Factor in revenue, health and safety data, and environmental data. Make the master list one to 1,000 or whatever it is in terms of physical assets like plants, figure out what that is. You might be a power company that's got some distribution substations that are more critical than certain transition substations. Figure out what that list is, and then say, "Cool, we know security is these five things," as an example.
Then I want to know the top 25, 30. Let's have the cut line of the top critical assets that are high are taken care of now. Don't tell me at the end of the five-year journey that my lowest asset is protected at the same level as my highest assets when it took five years to get there. Go roll out good security at the high assets. Then we might find, based on revenue, or cost, or whatever else, we don't want to do all five at the mediums. Maybe you want to do three of those five.
You know what, in the lows, maybe it's one or two. Maybe we have a defensible architecture and instant response plan. But we're not going to put in a bunch of monitoring and everything else, sites that aren't that critical. The security team should be making sure that they're aware of the new scenarios that come over the years.
[21:48]The Way You’re Doing OT Security
Robert: Then determine, "Do we need to add anything? Do we need to adjust based on it? Are we getting value out of the things we've already spent on?" The executives need to determine, "We were okay with 25% before. But based on where the company is and transformation, now we want to extend it down to 35%. How do we move some of those medium-class assets into high-class assets?" It's not easy, but you can follow that simple framework. We have found it has been an immeasurable change in these companies.
Eric: You're talking about standard risk management, it's just not being applied.
Robert: It is standard risk management based on scenarios and understanding the most common thing that happens in instant response engagements for us. "You've got 200 plants, where would you like us to start triaging?" "Well, I don't know." "Which ones are you high?" "The finance group, it's this, the risk group, it's this." They haven't even thought through what is important to the business to be able to have those conversations.
And they haven't rehearsed on what questions is your CRO, legal, everybody else is going to need answers to make sure the collection and the data that you have in those plants can facilitate those questions. It isn’t like this is unheard of or completely novel in an approach. It's just not getting done. The way you're going to do an OT security is different from what you do on your enterprise approach. There are different stakeholders, different people involved, different threats, and different risks.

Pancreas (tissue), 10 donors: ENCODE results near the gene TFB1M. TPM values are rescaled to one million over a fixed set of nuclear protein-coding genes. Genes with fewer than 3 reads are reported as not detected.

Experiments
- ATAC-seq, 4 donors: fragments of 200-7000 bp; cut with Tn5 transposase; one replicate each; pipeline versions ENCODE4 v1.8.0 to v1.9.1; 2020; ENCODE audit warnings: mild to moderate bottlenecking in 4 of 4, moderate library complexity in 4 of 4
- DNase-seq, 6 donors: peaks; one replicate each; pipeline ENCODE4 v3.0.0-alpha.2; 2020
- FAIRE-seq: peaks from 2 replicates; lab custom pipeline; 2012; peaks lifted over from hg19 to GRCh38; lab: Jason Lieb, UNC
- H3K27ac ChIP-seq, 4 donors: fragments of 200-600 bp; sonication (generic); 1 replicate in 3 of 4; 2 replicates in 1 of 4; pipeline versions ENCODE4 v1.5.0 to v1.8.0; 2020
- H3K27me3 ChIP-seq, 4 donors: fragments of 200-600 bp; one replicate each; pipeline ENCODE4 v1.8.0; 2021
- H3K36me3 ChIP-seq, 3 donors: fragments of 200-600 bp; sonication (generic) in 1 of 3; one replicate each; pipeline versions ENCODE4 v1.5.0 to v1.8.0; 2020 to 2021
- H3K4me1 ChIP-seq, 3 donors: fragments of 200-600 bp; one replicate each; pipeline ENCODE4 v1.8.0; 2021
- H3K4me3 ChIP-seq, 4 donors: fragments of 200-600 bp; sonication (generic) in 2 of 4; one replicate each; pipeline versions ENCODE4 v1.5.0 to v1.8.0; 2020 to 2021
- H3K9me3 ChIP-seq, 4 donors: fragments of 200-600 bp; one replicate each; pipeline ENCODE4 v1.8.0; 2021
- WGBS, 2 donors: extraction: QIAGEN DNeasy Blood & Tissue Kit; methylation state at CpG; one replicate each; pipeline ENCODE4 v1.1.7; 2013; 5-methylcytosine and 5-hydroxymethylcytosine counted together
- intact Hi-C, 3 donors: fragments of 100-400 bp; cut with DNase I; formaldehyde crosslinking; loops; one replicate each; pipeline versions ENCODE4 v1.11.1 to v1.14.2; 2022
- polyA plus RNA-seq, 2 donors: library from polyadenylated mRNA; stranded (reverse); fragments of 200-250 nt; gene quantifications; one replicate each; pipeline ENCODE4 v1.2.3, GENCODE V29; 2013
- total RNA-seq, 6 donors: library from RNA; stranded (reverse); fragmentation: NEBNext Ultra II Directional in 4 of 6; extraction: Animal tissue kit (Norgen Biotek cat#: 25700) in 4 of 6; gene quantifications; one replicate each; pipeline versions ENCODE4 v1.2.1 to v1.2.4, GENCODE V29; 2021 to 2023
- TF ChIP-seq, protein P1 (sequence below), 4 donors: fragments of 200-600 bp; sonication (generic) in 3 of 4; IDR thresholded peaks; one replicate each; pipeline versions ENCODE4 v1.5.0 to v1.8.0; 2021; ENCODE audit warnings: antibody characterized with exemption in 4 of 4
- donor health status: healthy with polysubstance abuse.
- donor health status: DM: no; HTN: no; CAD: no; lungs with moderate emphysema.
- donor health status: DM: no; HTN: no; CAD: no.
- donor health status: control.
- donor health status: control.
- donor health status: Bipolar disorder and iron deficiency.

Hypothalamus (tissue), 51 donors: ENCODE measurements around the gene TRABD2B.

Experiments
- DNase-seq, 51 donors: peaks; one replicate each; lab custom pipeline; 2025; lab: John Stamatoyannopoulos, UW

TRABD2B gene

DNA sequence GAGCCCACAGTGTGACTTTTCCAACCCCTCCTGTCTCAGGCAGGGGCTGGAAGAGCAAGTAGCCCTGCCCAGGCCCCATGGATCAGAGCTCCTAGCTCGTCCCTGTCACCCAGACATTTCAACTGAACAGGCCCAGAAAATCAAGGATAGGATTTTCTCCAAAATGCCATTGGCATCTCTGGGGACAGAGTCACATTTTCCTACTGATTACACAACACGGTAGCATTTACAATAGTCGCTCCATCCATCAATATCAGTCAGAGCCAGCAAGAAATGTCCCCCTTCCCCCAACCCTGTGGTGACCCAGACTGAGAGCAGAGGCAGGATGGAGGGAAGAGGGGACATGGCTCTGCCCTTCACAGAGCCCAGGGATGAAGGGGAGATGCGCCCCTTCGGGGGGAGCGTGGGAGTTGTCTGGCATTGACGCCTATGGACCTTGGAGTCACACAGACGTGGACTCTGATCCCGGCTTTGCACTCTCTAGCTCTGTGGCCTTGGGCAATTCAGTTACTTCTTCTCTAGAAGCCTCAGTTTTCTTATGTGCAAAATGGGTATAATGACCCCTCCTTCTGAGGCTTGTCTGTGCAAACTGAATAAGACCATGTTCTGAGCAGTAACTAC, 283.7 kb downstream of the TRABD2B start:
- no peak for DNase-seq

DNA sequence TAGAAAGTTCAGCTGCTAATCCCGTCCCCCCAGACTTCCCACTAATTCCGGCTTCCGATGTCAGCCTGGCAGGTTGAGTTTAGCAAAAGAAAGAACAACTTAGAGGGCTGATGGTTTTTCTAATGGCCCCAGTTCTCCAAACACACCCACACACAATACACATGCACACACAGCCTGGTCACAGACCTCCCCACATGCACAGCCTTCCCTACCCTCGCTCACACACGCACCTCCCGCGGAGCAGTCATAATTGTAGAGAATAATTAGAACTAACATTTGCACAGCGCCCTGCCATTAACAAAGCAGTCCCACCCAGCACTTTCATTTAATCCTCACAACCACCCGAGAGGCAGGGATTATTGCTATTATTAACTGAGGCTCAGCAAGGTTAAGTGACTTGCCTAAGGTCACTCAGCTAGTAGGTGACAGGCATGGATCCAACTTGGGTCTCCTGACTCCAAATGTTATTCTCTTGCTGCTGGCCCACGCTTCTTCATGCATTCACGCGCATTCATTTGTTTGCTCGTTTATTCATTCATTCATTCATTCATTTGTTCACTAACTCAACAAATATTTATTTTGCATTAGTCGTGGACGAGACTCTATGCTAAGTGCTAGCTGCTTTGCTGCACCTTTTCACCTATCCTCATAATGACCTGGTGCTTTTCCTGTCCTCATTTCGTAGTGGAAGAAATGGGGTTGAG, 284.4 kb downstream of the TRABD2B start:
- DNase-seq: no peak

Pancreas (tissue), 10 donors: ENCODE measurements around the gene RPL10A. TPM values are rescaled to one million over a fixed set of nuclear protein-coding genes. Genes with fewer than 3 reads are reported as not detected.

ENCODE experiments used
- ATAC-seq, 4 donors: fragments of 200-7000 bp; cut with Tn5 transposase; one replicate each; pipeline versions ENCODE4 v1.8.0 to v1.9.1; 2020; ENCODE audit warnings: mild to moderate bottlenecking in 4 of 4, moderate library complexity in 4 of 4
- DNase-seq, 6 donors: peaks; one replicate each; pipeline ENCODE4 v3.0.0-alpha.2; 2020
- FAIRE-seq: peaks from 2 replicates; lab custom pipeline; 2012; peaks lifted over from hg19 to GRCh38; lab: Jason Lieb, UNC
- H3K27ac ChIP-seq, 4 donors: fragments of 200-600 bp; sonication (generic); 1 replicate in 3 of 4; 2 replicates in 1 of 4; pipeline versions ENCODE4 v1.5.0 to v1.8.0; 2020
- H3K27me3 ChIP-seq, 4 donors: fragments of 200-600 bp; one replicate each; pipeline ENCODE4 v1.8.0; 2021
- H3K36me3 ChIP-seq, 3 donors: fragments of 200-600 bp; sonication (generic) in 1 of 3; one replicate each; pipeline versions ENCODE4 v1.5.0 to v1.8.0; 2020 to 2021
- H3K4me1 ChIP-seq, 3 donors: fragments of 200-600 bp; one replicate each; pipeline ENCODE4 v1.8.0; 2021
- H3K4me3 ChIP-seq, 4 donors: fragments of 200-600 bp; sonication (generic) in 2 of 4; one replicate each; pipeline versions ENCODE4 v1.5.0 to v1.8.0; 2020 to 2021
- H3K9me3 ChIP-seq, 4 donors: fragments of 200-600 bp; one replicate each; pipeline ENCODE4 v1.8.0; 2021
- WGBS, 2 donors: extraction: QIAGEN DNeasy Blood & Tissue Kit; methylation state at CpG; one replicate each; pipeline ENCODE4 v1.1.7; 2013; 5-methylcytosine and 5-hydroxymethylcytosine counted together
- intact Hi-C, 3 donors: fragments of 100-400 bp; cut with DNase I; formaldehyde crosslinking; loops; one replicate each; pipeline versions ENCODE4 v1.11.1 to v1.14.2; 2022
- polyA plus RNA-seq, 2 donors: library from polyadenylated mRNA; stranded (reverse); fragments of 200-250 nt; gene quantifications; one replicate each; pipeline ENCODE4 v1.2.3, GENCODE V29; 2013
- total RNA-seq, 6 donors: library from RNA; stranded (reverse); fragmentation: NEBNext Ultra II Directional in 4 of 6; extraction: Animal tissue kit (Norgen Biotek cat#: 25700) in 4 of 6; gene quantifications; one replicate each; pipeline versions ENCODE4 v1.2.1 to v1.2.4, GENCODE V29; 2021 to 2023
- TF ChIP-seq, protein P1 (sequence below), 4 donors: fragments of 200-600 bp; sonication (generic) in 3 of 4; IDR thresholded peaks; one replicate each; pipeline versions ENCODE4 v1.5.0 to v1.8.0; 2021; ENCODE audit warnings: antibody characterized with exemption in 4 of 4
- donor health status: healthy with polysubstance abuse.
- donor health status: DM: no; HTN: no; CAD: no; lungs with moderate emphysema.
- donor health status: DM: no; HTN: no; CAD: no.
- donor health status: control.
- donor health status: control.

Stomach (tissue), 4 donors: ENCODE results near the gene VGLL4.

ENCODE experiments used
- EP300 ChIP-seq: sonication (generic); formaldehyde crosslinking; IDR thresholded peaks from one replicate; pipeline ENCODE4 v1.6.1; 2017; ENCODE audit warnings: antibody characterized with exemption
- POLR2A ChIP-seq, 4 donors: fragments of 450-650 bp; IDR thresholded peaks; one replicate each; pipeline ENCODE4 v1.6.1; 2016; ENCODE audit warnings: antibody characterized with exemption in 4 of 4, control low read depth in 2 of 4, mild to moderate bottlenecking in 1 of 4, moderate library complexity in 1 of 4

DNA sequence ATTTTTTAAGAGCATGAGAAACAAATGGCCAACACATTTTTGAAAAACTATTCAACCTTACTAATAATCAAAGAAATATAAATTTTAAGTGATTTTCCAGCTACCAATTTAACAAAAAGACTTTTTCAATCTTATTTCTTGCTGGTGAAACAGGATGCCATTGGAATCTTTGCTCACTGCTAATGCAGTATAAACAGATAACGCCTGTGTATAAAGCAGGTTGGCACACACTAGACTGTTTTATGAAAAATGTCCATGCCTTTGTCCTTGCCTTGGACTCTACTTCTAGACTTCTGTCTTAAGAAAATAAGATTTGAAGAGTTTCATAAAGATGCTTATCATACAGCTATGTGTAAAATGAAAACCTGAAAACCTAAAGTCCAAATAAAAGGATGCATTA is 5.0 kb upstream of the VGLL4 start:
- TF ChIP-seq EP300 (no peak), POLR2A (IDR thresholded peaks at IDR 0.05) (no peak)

Eric: What percent of operators do you think do this well?
Eric Trexler: I was going to go with 3%.
Live In a Secure World
Rachael: I was speaking aspirationally. My first thought was five.
Robert: You want to live in a secure world, that's okay. 5% is being an optimist.
Eric: What is the number based on your knowledge and experience?
Robert: In places that we have visibility, I don't really know what's going on in Chinese infrastructure these days. But I would say 5% is a very generous answer. That's the answer I normally give to folks, but it matters what industry we're talking about. The electric power industry in North America is moving at a more mature, click rate, speed than the food and beverage industry in Saudi Arabia. There's a geo and industry vertical aspect to these things.
The defining feature to me, of when an industry is doing well, is two things. One, there is alignment at an executive level across pure companies. You can try to solve for risks in your company all day long. But if you look at the electric sector as an example, they have the electric sector sub coordinating council, CEO-led group. 80% of the CEOs in the country are all part of it. They all get together and talk about this stuff, and there's an alignment.
The second thing is, right, wrong, and different. I don't care what anyone wants to say about the government. Your government partners for critical infrastructure are really important. When you have an alignment that the government is engaging industry in an open and transparent discussion about the risks that it sees, why do we see these risks? What kind of outcomes do we want to see?
Really Good Movements
Robert: But they stay out of the “how”. They leave the how-to an industry that is collaborating together on what it means to actually accomplish those goals. We see a lot of really good movements and you would get above the 5%. If we look at the electric power space in the United States, by numbers only, it's not 5%. But by regional footprint, it's well above 5%.